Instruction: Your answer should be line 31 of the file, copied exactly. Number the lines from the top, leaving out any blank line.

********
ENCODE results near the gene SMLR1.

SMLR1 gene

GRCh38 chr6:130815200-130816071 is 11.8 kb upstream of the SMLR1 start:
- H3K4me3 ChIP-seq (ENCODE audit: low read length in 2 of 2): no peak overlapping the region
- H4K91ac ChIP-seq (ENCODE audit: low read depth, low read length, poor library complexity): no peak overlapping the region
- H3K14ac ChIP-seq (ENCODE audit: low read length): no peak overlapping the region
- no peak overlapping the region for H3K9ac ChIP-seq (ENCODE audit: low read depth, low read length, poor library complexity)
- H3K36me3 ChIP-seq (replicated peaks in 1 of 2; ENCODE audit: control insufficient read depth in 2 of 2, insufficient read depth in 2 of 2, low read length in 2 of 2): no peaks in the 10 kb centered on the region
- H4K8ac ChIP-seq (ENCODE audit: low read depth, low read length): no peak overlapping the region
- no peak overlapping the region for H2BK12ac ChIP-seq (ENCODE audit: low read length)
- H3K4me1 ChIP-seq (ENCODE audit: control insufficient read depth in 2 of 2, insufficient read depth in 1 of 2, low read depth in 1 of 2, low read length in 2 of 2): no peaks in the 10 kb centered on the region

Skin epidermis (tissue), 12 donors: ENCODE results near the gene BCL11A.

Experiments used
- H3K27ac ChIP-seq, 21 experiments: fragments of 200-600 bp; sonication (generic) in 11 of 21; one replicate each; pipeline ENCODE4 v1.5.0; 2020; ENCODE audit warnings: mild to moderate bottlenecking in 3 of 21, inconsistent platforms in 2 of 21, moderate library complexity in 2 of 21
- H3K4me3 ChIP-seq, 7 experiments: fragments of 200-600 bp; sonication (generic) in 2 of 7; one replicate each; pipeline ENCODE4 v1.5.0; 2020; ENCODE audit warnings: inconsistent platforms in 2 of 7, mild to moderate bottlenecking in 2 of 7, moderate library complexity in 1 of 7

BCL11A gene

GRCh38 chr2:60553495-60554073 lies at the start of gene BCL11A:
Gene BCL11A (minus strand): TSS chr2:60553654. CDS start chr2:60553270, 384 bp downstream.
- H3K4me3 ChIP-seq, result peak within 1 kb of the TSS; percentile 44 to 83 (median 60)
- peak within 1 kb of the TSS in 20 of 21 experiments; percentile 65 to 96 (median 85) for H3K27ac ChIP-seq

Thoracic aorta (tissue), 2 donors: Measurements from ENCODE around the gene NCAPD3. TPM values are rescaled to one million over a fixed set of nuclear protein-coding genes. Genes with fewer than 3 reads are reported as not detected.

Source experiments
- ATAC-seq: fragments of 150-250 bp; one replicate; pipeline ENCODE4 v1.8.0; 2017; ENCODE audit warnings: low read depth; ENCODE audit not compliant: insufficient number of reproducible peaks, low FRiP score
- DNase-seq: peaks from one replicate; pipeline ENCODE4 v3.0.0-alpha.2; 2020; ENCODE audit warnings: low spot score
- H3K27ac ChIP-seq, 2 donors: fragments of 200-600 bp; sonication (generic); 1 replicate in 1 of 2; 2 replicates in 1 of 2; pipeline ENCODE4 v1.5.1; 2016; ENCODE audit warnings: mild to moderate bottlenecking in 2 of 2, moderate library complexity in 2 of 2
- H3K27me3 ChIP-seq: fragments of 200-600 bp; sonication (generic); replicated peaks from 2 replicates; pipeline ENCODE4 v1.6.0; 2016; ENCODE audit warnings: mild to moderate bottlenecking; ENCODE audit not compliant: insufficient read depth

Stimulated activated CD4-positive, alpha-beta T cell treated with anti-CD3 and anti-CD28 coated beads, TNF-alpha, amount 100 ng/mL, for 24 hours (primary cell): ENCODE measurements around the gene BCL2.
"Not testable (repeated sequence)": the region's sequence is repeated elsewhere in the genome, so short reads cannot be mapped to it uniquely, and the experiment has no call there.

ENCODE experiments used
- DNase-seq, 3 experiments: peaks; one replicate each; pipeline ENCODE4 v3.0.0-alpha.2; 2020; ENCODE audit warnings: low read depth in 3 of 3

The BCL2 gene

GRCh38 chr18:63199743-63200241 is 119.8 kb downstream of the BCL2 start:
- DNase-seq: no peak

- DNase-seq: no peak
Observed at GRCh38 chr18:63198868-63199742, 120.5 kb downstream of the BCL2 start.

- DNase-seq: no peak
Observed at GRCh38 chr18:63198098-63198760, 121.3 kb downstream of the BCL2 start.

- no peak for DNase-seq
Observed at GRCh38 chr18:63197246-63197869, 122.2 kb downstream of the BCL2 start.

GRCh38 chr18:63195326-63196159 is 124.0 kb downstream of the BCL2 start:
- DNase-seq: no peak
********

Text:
The BCL2 gene